Former RCMP officer calls for detailed internal autopsy of OPS

by Calvin Lawrence, Retired RCMP officer (Photo: Jean-Marc Carisse)

Many Canadians believed the January 6, 2021, turmoil they saw in the U.S. could not happen here. But now, after the trucker's protest over vaccines and Covid restrictions, we know that it can. In democratic societies, including Canada, there is an orderly process in government. Imagine a pyramid shape. At the top of the pyramid, there are the people in charge. They solve problems, give directives, permit and restrict actions, and enact change.

The process and plans wind their way down the pyramid through middle management until reaching workers at the bottom. Exchanges of information, problem options, and possible solutions go up and down the pyramid chain of command in a slow, cumbersome fashion. A cumbersome bureaucracy is not equipped to respond quickly to emergency situations like terrorist attacks, major disasters, not even a truck convoy in Ottawa.

Strategic planning for efficient emergency response within the system would prevent a shutdown and paralysis of the whole process.  A little closer to ground zero, citizens and businesses of Ottawa’s downtown core were subjected to the honking of horns, loud truck motors and toxic fumes, loss of business, missed appointments due to blocked streets, and other major problems.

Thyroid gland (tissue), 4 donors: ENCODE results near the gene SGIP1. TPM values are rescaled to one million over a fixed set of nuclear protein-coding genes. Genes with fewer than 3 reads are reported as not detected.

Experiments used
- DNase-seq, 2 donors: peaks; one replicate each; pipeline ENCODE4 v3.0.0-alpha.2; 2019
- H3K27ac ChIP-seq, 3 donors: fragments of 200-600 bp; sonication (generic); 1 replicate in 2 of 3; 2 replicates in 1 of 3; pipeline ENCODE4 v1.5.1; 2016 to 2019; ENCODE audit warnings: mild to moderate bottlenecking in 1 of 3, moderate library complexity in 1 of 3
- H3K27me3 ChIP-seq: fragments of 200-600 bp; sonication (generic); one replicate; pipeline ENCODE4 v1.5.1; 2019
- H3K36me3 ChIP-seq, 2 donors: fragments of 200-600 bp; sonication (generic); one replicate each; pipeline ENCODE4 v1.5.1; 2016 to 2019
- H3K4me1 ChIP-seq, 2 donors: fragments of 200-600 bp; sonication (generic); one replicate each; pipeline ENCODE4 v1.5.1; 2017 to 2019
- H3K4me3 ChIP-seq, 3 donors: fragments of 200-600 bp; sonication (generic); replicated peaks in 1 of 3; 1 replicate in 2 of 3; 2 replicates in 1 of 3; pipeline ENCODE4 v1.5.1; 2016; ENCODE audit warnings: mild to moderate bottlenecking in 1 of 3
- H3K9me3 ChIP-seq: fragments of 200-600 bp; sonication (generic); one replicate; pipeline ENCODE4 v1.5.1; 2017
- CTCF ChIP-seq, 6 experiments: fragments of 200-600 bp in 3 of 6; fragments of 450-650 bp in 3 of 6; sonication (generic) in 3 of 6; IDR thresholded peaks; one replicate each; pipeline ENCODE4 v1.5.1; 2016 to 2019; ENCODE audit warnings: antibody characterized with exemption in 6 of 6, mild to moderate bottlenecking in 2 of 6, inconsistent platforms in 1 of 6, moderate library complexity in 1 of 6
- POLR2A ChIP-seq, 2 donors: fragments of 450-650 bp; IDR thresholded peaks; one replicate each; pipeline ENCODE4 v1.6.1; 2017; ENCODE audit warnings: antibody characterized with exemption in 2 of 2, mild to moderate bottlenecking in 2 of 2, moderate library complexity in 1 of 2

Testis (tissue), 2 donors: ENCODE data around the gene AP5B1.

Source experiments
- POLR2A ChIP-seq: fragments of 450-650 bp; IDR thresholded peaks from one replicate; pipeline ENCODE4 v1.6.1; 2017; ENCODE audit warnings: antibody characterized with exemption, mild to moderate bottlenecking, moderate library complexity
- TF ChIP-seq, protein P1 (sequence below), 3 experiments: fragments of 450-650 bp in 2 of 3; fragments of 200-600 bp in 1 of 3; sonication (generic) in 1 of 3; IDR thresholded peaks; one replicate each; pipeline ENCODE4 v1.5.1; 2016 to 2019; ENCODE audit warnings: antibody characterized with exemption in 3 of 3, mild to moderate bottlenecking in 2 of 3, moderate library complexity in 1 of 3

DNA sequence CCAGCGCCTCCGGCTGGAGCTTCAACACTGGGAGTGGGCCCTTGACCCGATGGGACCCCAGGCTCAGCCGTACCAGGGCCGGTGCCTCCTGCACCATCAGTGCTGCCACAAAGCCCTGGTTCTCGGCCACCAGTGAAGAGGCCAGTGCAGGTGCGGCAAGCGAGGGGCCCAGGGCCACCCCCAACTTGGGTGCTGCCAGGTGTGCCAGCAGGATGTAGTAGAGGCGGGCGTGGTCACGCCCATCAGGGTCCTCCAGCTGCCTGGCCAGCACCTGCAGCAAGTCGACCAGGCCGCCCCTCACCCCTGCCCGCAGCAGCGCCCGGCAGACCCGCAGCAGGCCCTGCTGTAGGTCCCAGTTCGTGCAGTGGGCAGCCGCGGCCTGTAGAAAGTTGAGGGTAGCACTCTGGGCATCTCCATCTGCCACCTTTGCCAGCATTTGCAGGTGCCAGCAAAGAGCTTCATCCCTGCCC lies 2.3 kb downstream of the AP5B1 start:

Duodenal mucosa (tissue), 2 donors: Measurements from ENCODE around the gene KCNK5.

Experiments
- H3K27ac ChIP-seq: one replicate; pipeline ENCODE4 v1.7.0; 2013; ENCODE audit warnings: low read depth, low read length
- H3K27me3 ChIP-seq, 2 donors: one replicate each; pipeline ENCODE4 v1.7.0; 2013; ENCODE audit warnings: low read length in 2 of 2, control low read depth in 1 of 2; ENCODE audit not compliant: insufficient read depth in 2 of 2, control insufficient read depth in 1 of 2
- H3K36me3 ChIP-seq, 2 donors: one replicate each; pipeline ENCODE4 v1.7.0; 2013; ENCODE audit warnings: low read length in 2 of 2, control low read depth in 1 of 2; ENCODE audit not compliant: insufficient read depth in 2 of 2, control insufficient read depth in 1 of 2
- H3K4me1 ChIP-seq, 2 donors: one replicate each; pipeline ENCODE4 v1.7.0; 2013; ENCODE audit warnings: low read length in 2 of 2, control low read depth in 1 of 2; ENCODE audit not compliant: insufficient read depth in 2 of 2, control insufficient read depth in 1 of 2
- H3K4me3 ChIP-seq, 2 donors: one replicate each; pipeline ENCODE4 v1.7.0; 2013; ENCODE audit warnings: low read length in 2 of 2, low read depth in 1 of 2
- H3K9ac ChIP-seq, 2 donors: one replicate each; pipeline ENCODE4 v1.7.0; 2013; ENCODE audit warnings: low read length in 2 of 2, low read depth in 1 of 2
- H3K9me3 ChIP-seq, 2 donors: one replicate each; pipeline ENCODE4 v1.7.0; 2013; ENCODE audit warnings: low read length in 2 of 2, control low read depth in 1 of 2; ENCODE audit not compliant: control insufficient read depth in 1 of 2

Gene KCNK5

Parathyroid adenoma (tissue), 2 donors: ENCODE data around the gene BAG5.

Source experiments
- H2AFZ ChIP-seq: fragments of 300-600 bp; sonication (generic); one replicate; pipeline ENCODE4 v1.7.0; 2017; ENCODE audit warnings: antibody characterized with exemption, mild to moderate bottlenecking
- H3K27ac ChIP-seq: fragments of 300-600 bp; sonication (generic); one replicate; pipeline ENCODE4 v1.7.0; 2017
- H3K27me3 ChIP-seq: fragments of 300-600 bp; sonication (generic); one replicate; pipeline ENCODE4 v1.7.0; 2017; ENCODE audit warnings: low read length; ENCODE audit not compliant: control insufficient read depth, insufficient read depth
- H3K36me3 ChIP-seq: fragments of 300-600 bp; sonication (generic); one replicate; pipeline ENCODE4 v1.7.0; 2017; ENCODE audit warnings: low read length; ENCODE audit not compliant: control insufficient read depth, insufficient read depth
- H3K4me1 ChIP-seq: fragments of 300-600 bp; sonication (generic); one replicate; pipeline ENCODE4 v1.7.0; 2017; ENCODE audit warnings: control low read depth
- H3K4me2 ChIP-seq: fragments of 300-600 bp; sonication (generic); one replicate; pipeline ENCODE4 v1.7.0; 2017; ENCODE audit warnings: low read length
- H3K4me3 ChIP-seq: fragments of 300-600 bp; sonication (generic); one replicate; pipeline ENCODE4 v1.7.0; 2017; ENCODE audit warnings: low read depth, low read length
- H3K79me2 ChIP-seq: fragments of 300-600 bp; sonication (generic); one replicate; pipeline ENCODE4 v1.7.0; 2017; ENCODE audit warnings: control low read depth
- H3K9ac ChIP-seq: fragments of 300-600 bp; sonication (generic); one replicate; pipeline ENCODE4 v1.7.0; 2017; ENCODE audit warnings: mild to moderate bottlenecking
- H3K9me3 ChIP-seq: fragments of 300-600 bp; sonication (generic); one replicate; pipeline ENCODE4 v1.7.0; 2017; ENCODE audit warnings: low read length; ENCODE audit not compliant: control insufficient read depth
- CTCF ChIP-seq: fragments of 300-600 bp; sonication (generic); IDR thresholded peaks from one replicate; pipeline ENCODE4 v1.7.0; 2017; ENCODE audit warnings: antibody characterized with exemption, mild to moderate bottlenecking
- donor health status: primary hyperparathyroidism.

If the Ottawa Police Service received intelligence about the truckers’ intentions, it was flawed or not acted upon. As a result, the truckers were able to get a foothold in the downtown area. Internal conflicts within the Ottawa Police Services Board (OPSB) did not help with the emergency situation, and partisan politics did not help matters. In fact, politicians made the handling of the conflict more confusing. 

Not all the political parties made the plight of people living and working in the downtown core their priority. When Ottawa Police upper management and the OPSB are in conflict or suffering from lengthy suspensions of its members, adequate response to an emergency is diminished. 

The truckers got their message across but lost the propaganda war—the inability to control the infiltration of radical behaviour and messaging caught them off guard. 

The truckers threw the party. Therefore, the moral responsibility was on them to say who was expelled from the demonstration. The Nazi and Confederate flags present represented extreme elements. Even if you only have a few people carrying extremist symbolism, in the eyes of the public, if they are not ejected, you are seen as a group of sympathizers.  

The very public conflict between Ottawa Chief Peter Sloly and Minister Bill Blair regarding insufficient human resources to move the truckers and demonstrators from the downtown core requires an explanation. 

I don’t believe that a public inquiry is necessary. However, a detailed internal autopsy is required. This should not be a witch hunt or blame game but a fact-finding process followed by implementing a practical work plan with built-in accountability. 

Calvin Lawrence served as an officer with the Halifax City Police Department for eight years and with the RCMP for 28 years before his retirement in 2006. He is the author of the acclaimed book Black Cop.